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Who writes your script, Rahul?

Good evening ladies, gentlemen and cricket tragics, it's good to be here at The Oval, the venue of what I would like to think of one my most notable achievements as an Indian cricketer. I'm not referring to the unforgettable 12 runs off 96 balls over two hours and 20 minutes in 2007.

Rahul Dravid
Rahul Dravid in London on Monday.

We are living in an age of short attention spans, instant gratification and the expectation that we will get all the answers to all the questions in 140 characters. If the Twitter generation had to appropriately respond to the claim of this event - Why T20 needs Test cricket - they would probably say: #YCBS - You Cannot Be Serious.

Test cricket faces some very searching questions. Not about its relevance in the fabric of the game, but about viability and sustainability in a world that moves at high speed and seeks more - more thrills, more entertainment, more results, more solutions.

T20 has brought greater numbers through the gates and increased ticket sales. All of this is good. More cricketers have a chance to make a living from the sport, the audience numbers are up, T20 is perhaps the most reliable source for increased revenues all around.

As the ICC has increased the number of T20 Internationals that countries can play against each other, the number of two-Test series are becoming more common, which I would rather not happen at all because they are a nothingness of a nothing.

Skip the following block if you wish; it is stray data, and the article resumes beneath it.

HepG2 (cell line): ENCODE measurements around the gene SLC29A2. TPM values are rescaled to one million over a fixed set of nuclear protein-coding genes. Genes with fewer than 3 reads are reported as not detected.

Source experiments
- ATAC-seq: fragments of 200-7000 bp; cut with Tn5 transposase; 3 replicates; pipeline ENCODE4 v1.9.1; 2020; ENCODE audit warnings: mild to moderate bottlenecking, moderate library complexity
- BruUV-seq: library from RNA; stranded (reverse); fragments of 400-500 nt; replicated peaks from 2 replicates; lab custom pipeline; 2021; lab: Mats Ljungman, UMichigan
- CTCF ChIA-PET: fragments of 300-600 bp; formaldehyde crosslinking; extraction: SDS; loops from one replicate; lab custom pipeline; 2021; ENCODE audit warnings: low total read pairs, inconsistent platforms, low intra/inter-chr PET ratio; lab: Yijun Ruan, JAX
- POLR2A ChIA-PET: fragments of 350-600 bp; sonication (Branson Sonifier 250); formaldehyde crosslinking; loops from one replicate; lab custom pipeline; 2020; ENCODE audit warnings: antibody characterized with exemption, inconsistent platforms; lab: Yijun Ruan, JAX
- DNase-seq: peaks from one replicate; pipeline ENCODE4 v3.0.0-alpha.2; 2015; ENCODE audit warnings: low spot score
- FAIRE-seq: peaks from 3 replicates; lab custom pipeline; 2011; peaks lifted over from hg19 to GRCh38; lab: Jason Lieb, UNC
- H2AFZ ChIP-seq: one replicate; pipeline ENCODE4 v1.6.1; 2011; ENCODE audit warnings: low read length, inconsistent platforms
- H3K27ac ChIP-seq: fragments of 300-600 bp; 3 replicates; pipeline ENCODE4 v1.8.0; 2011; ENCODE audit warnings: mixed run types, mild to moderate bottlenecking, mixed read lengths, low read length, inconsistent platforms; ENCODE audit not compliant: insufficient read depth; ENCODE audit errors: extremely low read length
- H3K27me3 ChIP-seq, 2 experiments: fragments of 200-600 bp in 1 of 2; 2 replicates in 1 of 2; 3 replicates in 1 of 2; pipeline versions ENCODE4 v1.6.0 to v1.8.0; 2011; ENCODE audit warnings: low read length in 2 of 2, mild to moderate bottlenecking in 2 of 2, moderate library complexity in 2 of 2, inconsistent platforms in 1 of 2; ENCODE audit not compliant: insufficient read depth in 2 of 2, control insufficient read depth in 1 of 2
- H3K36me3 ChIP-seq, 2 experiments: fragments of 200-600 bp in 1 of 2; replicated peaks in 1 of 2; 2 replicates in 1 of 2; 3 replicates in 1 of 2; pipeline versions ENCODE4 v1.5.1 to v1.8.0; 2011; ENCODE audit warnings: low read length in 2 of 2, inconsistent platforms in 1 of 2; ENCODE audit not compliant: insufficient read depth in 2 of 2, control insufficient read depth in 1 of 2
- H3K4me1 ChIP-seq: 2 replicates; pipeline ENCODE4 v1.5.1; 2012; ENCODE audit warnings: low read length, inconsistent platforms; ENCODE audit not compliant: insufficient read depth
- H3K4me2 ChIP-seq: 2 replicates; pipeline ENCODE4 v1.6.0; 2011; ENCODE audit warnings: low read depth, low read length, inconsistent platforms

Last year, South Africa’s traditional Boxing Day Test was replaced by a T20 International. Sri Lanka and WI called off a scheduled Test series earlier this year so that their players did not miss too much of the early weeks of IPL. Now there is a commercial rationale behind these decisions, if this were to turn into a habit whenever there is a scheduling overlap, cricket would suffer.

The less Test cricket is played, the greater the gap in its standards as we are now beginning to witness around the world. It is almost as if there are two divisions of Test-playing nations.

Gary Kirsten always said to me that Test cricket was a multi-dimensional church - it gave everyone a chance to bring out their best. — Source/Espn Cricinfo
 

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